New to Operating QRP: NPOTA Activating and Gear

Discussion in 'QRP Corner' started by KD8EDC, Feb 2, 2016.

ad: L-HROutlet
ad: l-rl
ad: MessiPaoloni-1
ad: Left-2
ad: L-MFJ
ad: K5AB-Elect-1
ad: Subscribe
  1. W0IS

    W0IS Ham Member QRZ Page

    If the park is close to you, my main advice is just to get out there and give it a try. I've done several activations so far, although only 3 of them "count," since the other ones didn't get the required 10 QSO's. But I did get at least a couple on each attempt, despite an extremely minimal station.

    RV04 has been activated by AC8XI, so if he's local to you, he's probably a good source of information. I've noticed that all of the activators and chasers I've been in contact with have been very eager to help each other.

    My own operations have been with just my FT-817 plugged into the cigarette lighter, going to a hamstick antenna. Even though the antenna happens to be at an extremely bad spot on my car, it does get out. On some of my attempts, I've only made a couple of contacts. On others, I've made as many as 50 in less than an hour. The big difference is getting spotted on the DX cluster. You're encouraged to self-spot or have someone do it for you. On my first trip out, I called CQ for 15 minutes before finally making a contact, but that was followed by a pileup. I checked later, and that first station had spotted me. On the activation with 50 QSO's, I arranged to have someone spot me. That time, I was running SSB, and I think that was more QRP SSB contacts than I had ever made before then!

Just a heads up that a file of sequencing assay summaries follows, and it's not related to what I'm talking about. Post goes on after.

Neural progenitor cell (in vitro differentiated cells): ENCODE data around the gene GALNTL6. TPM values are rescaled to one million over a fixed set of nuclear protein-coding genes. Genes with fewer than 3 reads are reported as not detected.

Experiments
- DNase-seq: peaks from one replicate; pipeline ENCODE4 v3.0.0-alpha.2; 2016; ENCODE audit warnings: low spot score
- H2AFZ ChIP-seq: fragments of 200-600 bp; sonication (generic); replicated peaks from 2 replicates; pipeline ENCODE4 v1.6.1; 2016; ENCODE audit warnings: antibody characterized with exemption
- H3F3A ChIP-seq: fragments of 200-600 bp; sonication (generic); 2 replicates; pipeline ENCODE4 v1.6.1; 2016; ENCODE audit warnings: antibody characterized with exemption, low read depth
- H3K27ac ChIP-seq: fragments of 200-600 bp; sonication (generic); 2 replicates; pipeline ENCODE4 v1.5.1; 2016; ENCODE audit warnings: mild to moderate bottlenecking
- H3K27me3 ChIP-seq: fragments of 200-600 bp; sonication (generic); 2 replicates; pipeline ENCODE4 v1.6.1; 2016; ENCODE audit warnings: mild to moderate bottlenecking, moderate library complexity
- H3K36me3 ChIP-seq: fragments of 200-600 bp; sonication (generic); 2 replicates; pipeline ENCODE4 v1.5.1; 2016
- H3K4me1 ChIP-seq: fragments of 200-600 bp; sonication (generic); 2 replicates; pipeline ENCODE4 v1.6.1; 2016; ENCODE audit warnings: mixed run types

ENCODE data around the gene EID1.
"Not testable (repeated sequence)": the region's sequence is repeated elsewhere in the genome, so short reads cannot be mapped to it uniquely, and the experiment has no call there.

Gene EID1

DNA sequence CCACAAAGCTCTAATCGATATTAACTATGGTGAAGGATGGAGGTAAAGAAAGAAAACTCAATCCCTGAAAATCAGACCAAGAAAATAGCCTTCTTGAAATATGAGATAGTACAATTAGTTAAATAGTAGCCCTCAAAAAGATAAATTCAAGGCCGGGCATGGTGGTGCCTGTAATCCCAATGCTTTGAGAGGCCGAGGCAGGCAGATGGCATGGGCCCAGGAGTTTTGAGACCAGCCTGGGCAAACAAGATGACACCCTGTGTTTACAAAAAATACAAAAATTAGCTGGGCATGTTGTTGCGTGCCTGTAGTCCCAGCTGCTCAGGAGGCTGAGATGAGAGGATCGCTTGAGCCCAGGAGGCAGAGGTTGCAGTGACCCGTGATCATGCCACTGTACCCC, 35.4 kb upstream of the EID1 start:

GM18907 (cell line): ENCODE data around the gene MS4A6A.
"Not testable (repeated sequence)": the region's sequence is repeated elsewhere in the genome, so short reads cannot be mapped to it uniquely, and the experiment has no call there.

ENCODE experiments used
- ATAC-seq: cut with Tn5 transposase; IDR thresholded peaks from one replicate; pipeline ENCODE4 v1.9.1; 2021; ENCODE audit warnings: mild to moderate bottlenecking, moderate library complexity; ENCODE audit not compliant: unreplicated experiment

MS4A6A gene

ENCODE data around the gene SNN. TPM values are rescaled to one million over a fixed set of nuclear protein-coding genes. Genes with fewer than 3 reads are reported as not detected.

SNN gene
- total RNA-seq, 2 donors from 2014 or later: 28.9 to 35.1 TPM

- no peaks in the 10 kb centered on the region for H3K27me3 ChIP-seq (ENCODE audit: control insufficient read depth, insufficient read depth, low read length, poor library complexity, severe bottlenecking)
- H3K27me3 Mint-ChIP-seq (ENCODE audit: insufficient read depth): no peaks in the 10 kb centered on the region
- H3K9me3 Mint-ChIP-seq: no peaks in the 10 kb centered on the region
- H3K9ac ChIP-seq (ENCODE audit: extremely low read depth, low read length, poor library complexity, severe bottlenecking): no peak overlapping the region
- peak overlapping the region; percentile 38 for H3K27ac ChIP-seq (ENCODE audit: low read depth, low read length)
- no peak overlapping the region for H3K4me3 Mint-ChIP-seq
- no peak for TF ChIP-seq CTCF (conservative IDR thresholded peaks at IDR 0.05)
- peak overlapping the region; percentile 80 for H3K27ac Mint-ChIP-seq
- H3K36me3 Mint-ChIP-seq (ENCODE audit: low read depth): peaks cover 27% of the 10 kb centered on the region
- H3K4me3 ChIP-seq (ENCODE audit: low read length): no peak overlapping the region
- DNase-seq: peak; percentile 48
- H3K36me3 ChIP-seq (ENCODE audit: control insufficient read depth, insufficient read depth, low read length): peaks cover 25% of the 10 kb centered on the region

When the weather gets better, I'll do some portable operations. My normal portable antenna is a temporary dipole made out of cheap wire. I have a piece of coax with alligator clips on one end, and I just make an antenna based upon the circumstances.

    I don't see any reason to do anything special with the radio running to an external antenna, so there's no reason to remove it from the car unless you want to. In my case, I just had the radio sitting on the seat, running to a trunk mount I hastily added to the car. I certainly didn't bond any parts of the car together!